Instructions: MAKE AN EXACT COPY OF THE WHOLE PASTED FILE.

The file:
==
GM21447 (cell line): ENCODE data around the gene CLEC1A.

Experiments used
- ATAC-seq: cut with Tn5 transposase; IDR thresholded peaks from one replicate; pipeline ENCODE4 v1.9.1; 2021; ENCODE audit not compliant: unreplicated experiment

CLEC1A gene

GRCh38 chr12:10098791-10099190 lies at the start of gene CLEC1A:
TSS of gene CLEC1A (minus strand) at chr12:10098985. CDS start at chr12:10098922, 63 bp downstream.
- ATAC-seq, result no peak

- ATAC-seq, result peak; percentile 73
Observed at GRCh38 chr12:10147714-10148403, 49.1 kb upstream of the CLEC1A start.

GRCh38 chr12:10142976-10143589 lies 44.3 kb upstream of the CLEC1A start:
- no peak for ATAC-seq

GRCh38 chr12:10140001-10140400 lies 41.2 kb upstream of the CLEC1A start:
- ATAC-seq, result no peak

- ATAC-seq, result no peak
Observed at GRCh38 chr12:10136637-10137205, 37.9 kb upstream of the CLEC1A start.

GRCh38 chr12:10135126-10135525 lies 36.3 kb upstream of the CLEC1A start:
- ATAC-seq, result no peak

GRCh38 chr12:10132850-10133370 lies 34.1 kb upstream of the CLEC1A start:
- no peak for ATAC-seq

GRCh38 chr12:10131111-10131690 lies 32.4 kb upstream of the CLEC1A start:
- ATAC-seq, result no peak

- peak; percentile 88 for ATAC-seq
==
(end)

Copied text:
GM21447 (cell line): ENCODE data around the gene CLEC1A.

Experiments used
- ATAC-seq: cut with Tn5 transposase; IDR thresholded peaks from one replicate; pipeline ENCODE4 v1.9.1; 2021; ENCODE audit not compliant: unreplicated experiment

CLEC1A gene

GRCh38 chr12:10098791-10099190 lies at the start of gene CLEC1A:
TSS of gene CLEC1A (minus strand) at chr12:10098985. CDS start at chr12:10098922, 63 bp downstream.
- ATAC-seq, result no peak

- ATAC-seq, result peak; percentile 73
Observed at GRCh38 chr12:10147714-10148403, 49.1 kb upstream of the CLEC1A start.

GRCh38 chr12:10142976-10143589 lies 44.3 kb upstream of the CLEC1A start:
- no peak for ATAC-seq

GRCh38 chr12:10140001-10140400 lies 41.2 kb upstream of the CLEC1A start:
- ATAC-seq, result no peak

- ATAC-seq, result no peak
Observed at GRCh38 chr12:10136637-10137205, 37.9 kb upstream of the CLEC1A start.

GRCh38 chr12:10135126-10135525 lies 36.3 kb upstream of the CLEC1A start:
- ATAC-seq, result no peak

GRCh38 chr12:10132850-10133370 lies 34.1 kb upstream of the CLEC1A start:
- no peak for ATAC-seq

GRCh38 chr12:10131111-10131690 lies 32.4 kb upstream of the CLEC1A start:
- ATAC-seq, result no peak

- peak; percentile 88 for ATAC-seq